Our group came to Mars several months ago on board the etherflyer HMS Majestic. During their journey, they solved a murder case on board, and then were kidnapped by Colonel Ian O'Reilly, the notorious Fenian and leader of the Army of the Republic of Ireland on Mars (see TRMGS #1). After their release by O'Reilly, they found and later explored the Golden Pyramid of Na-AlepAkoth, finding both treasure and clues to ancient Martian mysteries. At their moment of triumph, they were again attacked by Colonel O'Reilly, who stole the treasure they recovered and mocked them as he made his escape (see TRMGS #2). As our adventure opens, the characters have just returned to Syrtis Major after barely escaping with their lives from the Martian desert.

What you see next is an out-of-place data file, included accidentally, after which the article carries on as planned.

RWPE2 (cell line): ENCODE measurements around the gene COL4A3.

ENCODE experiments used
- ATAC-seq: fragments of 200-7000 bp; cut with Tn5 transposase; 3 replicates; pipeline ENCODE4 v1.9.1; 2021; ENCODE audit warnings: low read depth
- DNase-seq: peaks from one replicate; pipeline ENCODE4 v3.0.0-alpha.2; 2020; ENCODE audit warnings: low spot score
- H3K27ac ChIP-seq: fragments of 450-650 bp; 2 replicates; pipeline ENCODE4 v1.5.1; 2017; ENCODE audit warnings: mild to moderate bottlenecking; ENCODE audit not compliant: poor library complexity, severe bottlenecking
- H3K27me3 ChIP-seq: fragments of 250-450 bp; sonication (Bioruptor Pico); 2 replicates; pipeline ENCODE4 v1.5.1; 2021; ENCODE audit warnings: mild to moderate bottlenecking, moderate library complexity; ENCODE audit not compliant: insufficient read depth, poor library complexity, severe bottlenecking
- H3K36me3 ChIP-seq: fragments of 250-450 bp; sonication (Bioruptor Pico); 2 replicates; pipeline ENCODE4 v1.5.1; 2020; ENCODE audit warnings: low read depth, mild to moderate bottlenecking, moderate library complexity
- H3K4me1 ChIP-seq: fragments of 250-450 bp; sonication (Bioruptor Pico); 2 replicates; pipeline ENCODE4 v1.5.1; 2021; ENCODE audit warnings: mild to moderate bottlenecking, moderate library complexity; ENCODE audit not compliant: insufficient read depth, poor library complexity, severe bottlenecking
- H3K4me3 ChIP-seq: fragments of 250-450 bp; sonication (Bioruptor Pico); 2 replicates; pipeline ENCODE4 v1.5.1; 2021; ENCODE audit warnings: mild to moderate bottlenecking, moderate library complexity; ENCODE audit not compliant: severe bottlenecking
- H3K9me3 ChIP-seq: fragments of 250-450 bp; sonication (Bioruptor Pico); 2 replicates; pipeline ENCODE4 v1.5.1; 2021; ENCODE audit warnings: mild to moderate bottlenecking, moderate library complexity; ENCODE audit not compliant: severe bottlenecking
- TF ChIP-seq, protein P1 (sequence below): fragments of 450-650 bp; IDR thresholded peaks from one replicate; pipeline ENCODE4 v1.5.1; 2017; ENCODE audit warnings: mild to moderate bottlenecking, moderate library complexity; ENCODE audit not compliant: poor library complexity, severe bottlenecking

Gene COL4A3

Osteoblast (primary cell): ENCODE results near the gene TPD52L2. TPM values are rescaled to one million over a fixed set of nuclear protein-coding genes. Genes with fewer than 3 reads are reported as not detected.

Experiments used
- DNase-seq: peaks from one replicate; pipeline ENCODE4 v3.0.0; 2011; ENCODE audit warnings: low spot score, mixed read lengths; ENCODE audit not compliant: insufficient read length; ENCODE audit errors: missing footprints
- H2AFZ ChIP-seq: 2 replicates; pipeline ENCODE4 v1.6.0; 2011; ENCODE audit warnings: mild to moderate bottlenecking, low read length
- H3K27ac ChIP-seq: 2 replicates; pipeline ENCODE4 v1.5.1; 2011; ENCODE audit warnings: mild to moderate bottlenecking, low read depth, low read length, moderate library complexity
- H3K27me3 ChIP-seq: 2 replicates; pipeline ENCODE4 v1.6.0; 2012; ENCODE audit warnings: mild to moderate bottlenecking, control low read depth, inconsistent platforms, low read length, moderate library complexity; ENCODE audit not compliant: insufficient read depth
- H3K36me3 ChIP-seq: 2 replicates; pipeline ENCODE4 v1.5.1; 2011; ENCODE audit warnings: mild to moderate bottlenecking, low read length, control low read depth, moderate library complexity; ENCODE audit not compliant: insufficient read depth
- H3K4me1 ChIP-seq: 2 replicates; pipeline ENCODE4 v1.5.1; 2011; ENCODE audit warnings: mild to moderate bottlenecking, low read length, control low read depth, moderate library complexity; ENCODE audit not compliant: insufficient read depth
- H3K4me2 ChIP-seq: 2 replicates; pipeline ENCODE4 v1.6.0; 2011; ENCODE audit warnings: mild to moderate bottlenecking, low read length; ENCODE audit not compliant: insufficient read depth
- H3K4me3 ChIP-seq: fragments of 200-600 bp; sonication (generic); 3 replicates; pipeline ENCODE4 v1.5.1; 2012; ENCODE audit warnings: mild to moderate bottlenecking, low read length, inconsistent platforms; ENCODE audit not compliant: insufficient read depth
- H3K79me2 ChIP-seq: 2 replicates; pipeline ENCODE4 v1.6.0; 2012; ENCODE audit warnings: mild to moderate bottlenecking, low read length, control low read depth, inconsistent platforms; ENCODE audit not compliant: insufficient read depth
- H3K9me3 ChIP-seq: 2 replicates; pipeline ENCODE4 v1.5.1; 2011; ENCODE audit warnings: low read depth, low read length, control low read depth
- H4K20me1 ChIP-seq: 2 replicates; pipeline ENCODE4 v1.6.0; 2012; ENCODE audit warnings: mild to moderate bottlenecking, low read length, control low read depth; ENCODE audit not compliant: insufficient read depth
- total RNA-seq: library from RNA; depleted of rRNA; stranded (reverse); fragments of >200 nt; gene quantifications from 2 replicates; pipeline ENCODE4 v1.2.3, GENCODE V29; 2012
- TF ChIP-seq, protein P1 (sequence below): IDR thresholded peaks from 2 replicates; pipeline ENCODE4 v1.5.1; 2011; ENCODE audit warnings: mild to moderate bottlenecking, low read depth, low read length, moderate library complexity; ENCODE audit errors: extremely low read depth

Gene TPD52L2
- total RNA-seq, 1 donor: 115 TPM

The first few days after the characters return is taken up by recovering from wounds and injuries suffered in the Pyramid adventure. The press will be eager to talk to them, but if the players choose to reveal what they found, they will soon become the center of controversy. Since O'Reilly stole all of their evidence (with the exception of the ancient model of the solar system they found), the players will have a hard time convincing anyone they are telling the truth. Flights in an aerial flyer over the area where they dug reveal that the pyramid has been covered up by another sandstorm. After a week or so, the players will be out of the news and thoroughly discredited in the eyes of the public. On the other hand, Lionel Tyler, the man who sponsored the expedition, is quite happy with their results. He will claim the solar system model under his agreement with the party, and he will pay them the sum he agreed on (£50 per person). He tells them he will be happy to work with them in the future, but at the moment he is busy with financial matters and is unable to suggest any further expeditions.